For a recent task at work, I had a compelling reason to break out of the Java jail and do some “real programming” in C. Unfortunately, said C-language bits were to be run on the Windows platform. I had a stripped DLL (no source) for manipulating USB cameras and an API document to work with, and a plan to duct tape this all together with JNI.
I’m not about to touch MSVC if I can help it, so I grabbed mingw packages for my platform and wrote up a small wrapper DLL to do the necessary JNI bridge. Here’s my attempt to archive the working recipe for the Google bots.
Compiling this wrapper library was quite easy with mingw:
$ cat Makefile
# This makefile builds usbcamjni.dll to wrap usbcam.dll
# Use mingw32-make to build
LIBS=-L . -l usbcam
$(CC) -shared -o $@ $< $(LIBS) clean: .FORCE $(RM) usbcamjni.dll usbcamjni.o .FORCE: $ mingw32-make
It turns out on Windows there are a few different calling conventions that you can choose from at compile time. Garden-variety code uses __cdecl, which is how the world should operate. The symbols are named just as they are named in the C code with a leading underscore, and the caller is responsible for cleaning up his own stack mess.
In the Windows world, there is __stdcall, where the symbol names (by default) have trailing decorations for the size of parameters on the stack (e.g. _write@4) and the callee cleans up the stack. The benefit is somewhat smaller code, but you can't have variadic functions.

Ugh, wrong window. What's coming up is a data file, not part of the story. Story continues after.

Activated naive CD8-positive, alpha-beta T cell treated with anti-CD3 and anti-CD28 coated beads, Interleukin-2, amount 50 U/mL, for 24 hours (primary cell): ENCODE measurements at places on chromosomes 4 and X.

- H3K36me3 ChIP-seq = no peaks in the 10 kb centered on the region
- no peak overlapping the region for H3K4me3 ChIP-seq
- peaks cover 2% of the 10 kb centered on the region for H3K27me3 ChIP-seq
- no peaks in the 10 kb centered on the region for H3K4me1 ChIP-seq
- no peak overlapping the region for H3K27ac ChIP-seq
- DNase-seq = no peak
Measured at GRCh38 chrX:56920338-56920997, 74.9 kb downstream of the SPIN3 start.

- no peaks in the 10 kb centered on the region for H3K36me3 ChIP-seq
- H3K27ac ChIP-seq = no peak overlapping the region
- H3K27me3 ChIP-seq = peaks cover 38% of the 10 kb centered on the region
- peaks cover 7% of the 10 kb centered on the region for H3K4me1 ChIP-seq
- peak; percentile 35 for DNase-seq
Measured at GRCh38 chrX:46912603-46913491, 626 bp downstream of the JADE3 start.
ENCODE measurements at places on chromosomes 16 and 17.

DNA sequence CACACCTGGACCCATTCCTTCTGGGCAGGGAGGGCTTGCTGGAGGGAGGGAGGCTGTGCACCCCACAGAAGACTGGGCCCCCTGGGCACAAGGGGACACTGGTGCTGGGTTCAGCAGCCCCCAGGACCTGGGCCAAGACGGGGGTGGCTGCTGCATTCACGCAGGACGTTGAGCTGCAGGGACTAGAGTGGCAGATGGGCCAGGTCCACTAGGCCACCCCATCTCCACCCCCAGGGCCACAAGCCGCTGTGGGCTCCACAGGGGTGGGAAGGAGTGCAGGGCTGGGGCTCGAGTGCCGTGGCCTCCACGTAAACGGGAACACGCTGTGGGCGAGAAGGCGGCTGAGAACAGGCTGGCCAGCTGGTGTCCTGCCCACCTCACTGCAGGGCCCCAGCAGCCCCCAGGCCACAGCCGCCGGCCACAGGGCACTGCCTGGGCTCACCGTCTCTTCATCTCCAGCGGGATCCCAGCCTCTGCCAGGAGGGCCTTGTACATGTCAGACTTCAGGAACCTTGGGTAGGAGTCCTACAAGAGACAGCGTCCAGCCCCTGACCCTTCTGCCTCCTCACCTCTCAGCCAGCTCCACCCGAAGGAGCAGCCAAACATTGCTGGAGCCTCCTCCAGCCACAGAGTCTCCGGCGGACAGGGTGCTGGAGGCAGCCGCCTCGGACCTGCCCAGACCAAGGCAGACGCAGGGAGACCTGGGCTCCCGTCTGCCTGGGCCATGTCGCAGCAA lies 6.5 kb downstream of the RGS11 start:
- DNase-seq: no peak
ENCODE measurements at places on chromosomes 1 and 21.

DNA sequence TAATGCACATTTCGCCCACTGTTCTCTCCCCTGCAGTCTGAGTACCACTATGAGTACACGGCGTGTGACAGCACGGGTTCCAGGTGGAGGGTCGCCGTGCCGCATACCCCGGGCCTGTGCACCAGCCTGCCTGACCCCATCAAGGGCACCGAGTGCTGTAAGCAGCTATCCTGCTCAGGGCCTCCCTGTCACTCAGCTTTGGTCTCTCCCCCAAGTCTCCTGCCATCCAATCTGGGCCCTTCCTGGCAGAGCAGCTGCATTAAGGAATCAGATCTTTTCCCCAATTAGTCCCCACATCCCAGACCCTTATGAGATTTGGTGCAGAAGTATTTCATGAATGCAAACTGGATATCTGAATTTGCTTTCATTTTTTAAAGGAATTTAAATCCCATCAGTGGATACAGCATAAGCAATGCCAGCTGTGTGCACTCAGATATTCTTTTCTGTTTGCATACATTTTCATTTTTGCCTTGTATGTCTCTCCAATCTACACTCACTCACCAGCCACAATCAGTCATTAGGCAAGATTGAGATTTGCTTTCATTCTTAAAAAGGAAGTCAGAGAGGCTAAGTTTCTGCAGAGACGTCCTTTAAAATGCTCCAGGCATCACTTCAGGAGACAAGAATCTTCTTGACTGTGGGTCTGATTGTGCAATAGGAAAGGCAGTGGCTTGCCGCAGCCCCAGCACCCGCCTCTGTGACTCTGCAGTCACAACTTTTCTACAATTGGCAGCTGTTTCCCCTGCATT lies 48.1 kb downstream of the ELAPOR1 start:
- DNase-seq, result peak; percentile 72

So I was testing my JNI wrapper and getting JVM crashes. Looking at the register dump showed that the program counter was not pointing to a normal text virtual address, which is symptomatic of stack confusion. Once I re-acquainted myself with the above arcana, I guessed correctly that I was using the wrong calling convention for the DLL: together the function epilogue and caller were popping off too many levels of stack. However, in this case the DLL was using undecorated symbol names (e.g. _write) but still expecting __stdcall semantics. As it happens, this is how Win32 API works.
The problem is that annotating the prototypes in header files with "__stdcall" to get correct calling conventions also makes the dependent object file expect the decorated function name. Linking against the DLL results in lots of unsatisfied symbol errors.
The solution took some digging and doesn't make a whole lot of sense to me, but the way out of this using mingw tools is to build an interface library. First, you create a def file like so:
Note that symbols in this file include the decorations. Then you run dlltool from mingw with -k to remove the decorations from the generated library. As I understand it, this option actually creates aliases from the decorated to undecorated name so that subsequent linking can work. The manpage says "-A" is actually for this, but before I read it, I found a mailing list post advocating "-k", and, well, it worked, so I'm joining that particular cargo cult.
$ dlltool -k -d mylib.def -l mylib.a
Then when building the JNI library wrapper, link against mylib.a instead of the original DLL. Easyish!